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 Post subject: Chris and Andy's Slope 179 Story
PostPosted: Tue May 13, 2008 8:44 am 
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Joined: Sun Mar 23, 2008 12:17 pm
Posts: 203
Location: Dickson City, Pa
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Sometime in February of 2002, Chris and Andy went looking for some mines to investigate. Coming up empty handed by about 7:00 and being close to Slope 179, they decided to try to explore the old workings. Andy was the one to point out that there was no wind blowing out of the opening this time. Every time before there was a stiff breeze blowing into the mine. We didn't know this at the time but the Coal Mine Tour uses this mine for ventilation and was sucking air from 179 to theirs. They had the fans turned off this time and the black damp was allowed to collect at the bottom of the slope. Chris and Andy, seemingly unaware of this danger, decided to enter. They were not prepared for what was about to happen next, even though they had been told about the dangers of mine gas. Proceeding through the doorway that led into the old workings, they headed down the slope. This slope splits off the main slope and is much better for walking since there is no junk in the way. On the way down, Chris noticed Andy was breathing a little hard, which was unusual for him. He attributed it to "years of smoking". So they continued into the darkness-illuminated only by the Maglites and Chris' headlight. When they reached the base of the slope, that's when everything stopped. There was a split and they decided to go right. About 2 steps into the gangway Chris noticed it was getting hard to breathe. He told Andy that they needed to get out of there fast. They both turned around to head out and Andy collapsed. When Chris bent over to help him, he couldn't get back up. Andy wanted to rest a minute but Chris knew exactly what was happening. If they didn't get fresh air soon they would surely become part of the mine. Crawling up the slope, they pushed all the way. Chris remembers, "Our chest felt so heavy you just couldn't take in enough air.". Upon safetly reaching the surface 10 minutes later, they just sat outside the opening breathing fresh air for about 15 minutes thinking about how lucky they were. "When we got back to Andy's we just laid on his floor for 2 hours with bad headaches and stomach aches. After that trip we realized how dangerous these abandond mines are. Also, we now bring a flame safety lamp and oxygen on every underground exploration we go on.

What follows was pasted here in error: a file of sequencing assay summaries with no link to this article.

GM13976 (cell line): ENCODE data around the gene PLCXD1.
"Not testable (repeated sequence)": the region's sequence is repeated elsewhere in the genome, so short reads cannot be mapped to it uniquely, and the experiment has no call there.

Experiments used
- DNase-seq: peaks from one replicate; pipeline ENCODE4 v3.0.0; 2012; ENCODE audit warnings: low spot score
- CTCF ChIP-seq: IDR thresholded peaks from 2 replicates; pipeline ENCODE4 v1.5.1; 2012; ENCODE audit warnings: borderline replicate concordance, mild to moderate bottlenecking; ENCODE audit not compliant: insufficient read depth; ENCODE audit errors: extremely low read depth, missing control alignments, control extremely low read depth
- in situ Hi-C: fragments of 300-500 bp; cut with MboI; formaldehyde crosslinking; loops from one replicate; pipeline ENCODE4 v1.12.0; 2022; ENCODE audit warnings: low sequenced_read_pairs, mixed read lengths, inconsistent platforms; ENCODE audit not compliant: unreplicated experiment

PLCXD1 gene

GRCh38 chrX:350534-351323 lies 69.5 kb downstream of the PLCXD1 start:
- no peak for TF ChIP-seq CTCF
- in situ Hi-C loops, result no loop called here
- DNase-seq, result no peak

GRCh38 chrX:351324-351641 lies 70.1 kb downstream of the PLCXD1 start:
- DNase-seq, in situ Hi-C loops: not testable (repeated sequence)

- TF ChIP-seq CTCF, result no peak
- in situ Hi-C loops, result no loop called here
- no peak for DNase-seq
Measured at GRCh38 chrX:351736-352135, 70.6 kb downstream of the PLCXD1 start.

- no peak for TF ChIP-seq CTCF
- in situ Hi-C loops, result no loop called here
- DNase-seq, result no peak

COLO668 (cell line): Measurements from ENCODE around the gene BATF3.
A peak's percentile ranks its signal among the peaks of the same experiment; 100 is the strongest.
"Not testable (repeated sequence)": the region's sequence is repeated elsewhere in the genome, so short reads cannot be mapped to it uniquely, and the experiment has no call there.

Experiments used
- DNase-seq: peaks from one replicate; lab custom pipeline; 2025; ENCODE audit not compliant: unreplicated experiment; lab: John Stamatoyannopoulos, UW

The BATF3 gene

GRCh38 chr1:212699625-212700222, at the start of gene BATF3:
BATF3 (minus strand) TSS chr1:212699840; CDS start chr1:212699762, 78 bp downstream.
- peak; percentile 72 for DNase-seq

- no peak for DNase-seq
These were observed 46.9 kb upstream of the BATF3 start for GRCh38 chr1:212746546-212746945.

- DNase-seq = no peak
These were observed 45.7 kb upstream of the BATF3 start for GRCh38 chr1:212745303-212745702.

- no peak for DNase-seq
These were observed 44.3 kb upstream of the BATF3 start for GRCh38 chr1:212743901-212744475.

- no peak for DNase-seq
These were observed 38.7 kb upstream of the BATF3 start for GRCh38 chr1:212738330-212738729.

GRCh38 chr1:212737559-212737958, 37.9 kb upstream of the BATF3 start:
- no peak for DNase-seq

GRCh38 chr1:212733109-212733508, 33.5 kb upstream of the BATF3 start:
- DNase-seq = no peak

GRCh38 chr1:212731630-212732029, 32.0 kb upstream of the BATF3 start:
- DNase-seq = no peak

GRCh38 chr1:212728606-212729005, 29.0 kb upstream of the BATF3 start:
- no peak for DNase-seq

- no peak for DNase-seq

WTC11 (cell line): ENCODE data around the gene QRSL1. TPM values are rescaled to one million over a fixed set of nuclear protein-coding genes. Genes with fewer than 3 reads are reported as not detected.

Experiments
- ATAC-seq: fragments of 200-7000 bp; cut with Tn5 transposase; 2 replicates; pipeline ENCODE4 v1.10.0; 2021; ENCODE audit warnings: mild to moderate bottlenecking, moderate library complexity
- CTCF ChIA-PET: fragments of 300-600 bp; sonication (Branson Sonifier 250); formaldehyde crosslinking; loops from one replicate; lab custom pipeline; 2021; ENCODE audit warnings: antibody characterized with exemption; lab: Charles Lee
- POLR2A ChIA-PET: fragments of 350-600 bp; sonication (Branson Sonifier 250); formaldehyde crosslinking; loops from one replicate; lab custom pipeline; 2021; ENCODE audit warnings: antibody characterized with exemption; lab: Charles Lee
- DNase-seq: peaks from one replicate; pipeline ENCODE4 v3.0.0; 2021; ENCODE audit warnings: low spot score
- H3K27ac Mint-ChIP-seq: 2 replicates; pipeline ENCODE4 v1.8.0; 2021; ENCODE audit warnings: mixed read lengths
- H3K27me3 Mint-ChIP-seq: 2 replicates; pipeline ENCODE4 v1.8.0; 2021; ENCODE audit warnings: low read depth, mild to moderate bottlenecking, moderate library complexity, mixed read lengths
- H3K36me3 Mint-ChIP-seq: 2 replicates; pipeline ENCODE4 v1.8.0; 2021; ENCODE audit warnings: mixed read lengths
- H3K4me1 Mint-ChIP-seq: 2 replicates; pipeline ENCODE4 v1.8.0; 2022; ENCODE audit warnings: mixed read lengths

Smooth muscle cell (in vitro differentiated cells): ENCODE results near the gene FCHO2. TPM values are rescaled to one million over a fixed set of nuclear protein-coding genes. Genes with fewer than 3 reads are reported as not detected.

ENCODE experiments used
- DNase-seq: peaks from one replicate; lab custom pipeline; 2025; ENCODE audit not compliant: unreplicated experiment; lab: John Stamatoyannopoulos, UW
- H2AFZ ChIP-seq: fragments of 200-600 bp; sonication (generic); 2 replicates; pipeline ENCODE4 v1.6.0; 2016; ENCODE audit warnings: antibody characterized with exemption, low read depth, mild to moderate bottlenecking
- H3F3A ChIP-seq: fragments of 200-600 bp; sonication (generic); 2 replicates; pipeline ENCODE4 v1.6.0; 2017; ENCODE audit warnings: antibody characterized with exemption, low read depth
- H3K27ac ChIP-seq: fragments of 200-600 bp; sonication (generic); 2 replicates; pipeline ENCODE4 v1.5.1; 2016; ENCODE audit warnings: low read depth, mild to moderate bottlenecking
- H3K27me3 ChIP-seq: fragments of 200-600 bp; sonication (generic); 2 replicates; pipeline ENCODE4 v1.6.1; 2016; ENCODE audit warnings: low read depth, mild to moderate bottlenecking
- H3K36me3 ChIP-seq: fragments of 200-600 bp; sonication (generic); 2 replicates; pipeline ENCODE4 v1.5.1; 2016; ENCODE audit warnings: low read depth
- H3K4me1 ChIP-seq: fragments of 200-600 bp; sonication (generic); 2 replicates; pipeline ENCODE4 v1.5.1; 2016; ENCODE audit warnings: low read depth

Wow guys, you were really lucky. Did you go buy a lottery ticket? :wink:

That is a pretty crazy read. Glad you guys made it out. That is most certainly a lesson one will not forget.

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 Post subject:
PostPosted: Tue May 13, 2008 10:47 am 
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Joined: Fri Jul 15, 2005 2:34 pm
Posts: 6906
Location: Within 60 Miles of the Northern Anthracite Field
yes! we were extremely lucky! that was a long time ago before we thought we needed safety lamps or what not. boy were we dumb! now we have digital gas detectors, as well as using the safety lamp and sr-100 1 hour oxygen generating self rescuers. you cant be careful enough with this stuff! so many of these old mines fill up with blackdamp during different parts of the year. you should read our safety page on the site. watch the video encountering blackdamp OUTSIDE the mine opening!

http://undergroundminers.com/safety.html

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 Post subject:
PostPosted: Tue May 13, 2008 1:01 pm 
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Joined: Sun Mar 23, 2008 12:17 pm
Posts: 203
Location: Dickson City, Pa
Chris wrote:
yes! we were extremely lucky! that was a long time ago before we thought we needed safety lamps or what not. boy were we dumb! now we have digital gas detectors, as well as using the safety lamp and sr-100 1 hour oxygen generating self rescuers. you cant be careful enough with this stuff! so many of these old mines fill up with blackdamp during different parts of the year. you should read our safety page on the site. watch the video encountering blackdamp OUTSIDE the mine opening!

http://undergroundminers.com/safety.html


Did that awhile back. I'm not famliar with Carbon Minoxide and such gasses but I am quite familiar with NBC weapons... :lol:

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PostPosted: Tue May 13, 2008 8:41 pm 
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Joined: Fri Jul 15, 2005 2:34 pm
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Location: Within 60 Miles of the Northern Anthracite Field
yea, its actually carbon dioxide and nitrogen. given off by the coal in non ventilated mines..... abandoned mines. that happened to us in 2001.

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